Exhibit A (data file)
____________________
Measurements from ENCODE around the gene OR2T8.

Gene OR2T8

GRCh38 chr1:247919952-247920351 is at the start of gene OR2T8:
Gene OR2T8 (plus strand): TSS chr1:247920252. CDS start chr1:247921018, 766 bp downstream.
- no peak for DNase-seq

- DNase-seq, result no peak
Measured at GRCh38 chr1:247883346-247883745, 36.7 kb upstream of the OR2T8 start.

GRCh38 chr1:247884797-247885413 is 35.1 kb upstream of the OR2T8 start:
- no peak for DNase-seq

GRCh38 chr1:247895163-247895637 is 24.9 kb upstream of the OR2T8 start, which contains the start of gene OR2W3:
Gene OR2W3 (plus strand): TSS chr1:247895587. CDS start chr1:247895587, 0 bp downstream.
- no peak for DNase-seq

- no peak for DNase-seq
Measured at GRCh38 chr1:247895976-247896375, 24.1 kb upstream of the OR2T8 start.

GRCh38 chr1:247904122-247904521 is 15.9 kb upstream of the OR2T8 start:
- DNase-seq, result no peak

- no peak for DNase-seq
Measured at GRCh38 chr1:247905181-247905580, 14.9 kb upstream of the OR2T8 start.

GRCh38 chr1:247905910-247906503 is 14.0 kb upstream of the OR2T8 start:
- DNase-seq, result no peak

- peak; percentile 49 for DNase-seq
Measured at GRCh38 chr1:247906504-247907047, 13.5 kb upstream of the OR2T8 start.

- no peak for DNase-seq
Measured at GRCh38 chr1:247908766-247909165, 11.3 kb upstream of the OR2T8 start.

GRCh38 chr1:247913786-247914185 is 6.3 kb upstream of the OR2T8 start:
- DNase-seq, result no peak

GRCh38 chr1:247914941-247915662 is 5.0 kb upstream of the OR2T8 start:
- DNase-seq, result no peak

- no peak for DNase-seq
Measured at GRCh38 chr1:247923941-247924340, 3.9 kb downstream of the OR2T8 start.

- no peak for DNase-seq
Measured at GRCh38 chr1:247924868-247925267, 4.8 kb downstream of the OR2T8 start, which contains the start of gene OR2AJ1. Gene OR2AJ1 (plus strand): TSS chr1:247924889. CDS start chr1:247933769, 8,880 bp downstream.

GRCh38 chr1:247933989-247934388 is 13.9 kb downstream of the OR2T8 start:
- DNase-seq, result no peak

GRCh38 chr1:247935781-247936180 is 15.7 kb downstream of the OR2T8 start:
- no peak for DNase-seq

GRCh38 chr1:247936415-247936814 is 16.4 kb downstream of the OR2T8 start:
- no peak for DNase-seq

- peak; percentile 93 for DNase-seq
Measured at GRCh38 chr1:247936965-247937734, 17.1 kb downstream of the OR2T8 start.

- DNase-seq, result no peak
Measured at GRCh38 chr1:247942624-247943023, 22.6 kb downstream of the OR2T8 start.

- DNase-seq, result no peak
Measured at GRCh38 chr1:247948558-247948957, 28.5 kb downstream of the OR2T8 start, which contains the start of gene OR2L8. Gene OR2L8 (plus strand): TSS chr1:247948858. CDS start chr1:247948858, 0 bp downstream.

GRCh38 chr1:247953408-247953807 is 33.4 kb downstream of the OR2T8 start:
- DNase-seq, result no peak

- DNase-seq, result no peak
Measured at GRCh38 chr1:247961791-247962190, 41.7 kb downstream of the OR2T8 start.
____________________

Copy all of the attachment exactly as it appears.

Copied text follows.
Measurements from ENCODE around the gene OR2T8.

Gene OR2T8

GRCh38 chr1:247919952-247920351 is at the start of gene OR2T8:
Gene OR2T8 (plus strand): TSS chr1:247920252. CDS start chr1:247921018, 766 bp downstream.
- no peak for DNase-seq

- DNase-seq, result no peak
Measured at GRCh38 chr1:247883346-247883745, 36.7 kb upstream of the OR2T8 start.

GRCh38 chr1:247884797-247885413 is 35.1 kb upstream of the OR2T8 start:
- no peak for DNase-seq

GRCh38 chr1:247895163-247895637 is 24.9 kb upstream of the OR2T8 start, which contains the start of gene OR2W3:
Gene OR2W3 (plus strand): TSS chr1:247895587. CDS start chr1:247895587, 0 bp downstream.
- no peak for DNase-seq

- no peak for DNase-seq
Measured at GRCh38 chr1:247895976-247896375, 24.1 kb upstream of the OR2T8 start.

GRCh38 chr1:247904122-247904521 is 15.9 kb upstream of the OR2T8 start:
- DNase-seq, result no peak

- no peak for DNase-seq
Measured at GRCh38 chr1:247905181-247905580, 14.9 kb upstream of the OR2T8 start.

GRCh38 chr1:247905910-247906503 is 14.0 kb upstream of the OR2T8 start:
- DNase-seq, result no peak

- peak; percentile 49 for DNase-seq
Measured at GRCh38 chr1:247906504-247907047, 13.5 kb upstream of the OR2T8 start.

- no peak for DNase-seq
Measured at GRCh38 chr1:247908766-247909165, 11.3 kb upstream of the OR2T8 start.

GRCh38 chr1:247913786-247914185 is 6.3 kb upstream of the OR2T8 start:
- DNase-seq, result no peak

GRCh38 chr1:247914941-247915662 is 5.0 kb upstream of the OR2T8 start:
- DNase-seq, result no peak

- no peak for DNase-seq
Measured at GRCh38 chr1:247923941-247924340, 3.9 kb downstream of the OR2T8 start.

- no peak for DNase-seq
Measured at GRCh38 chr1:247924868-247925267, 4.8 kb downstream of the OR2T8 start, which contains the start of gene OR2AJ1. Gene OR2AJ1 (plus strand): TSS chr1:247924889. CDS start chr1:247933769, 8,880 bp downstream.

GRCh38 chr1:247933989-247934388 is 13.9 kb downstream of the OR2T8 start:
- DNase-seq, result no peak

GRCh38 chr1:247935781-247936180 is 15.7 kb downstream of the OR2T8 start:
- no peak for DNase-seq

GRCh38 chr1:247936415-247936814 is 16.4 kb downstream of the OR2T8 start:
- no peak for DNase-seq

- peak; percentile 93 for DNase-seq
Measured at GRCh38 chr1:247936965-247937734, 17.1 kb downstream of the OR2T8 start.

- DNase-seq, result no peak
Measured at GRCh38 chr1:247942624-247943023, 22.6 kb downstream of the OR2T8 start.

- DNase-seq, result no peak
Measured at GRCh38 chr1:247948558-247948957, 28.5 kb downstream of the OR2T8 start, which contains the start of gene OR2L8. Gene OR2L8 (plus strand): TSS chr1:247948858. CDS start chr1:247948858, 0 bp downstream.

GRCh38 chr1:247953408-247953807 is 33.4 kb downstream of the OR2T8 start:
- DNase-seq, result no peak

- DNase-seq, result no peak
Measured at GRCh38 chr1:247961791-247962190, 41.7 kb downstream of the OR2T8 start.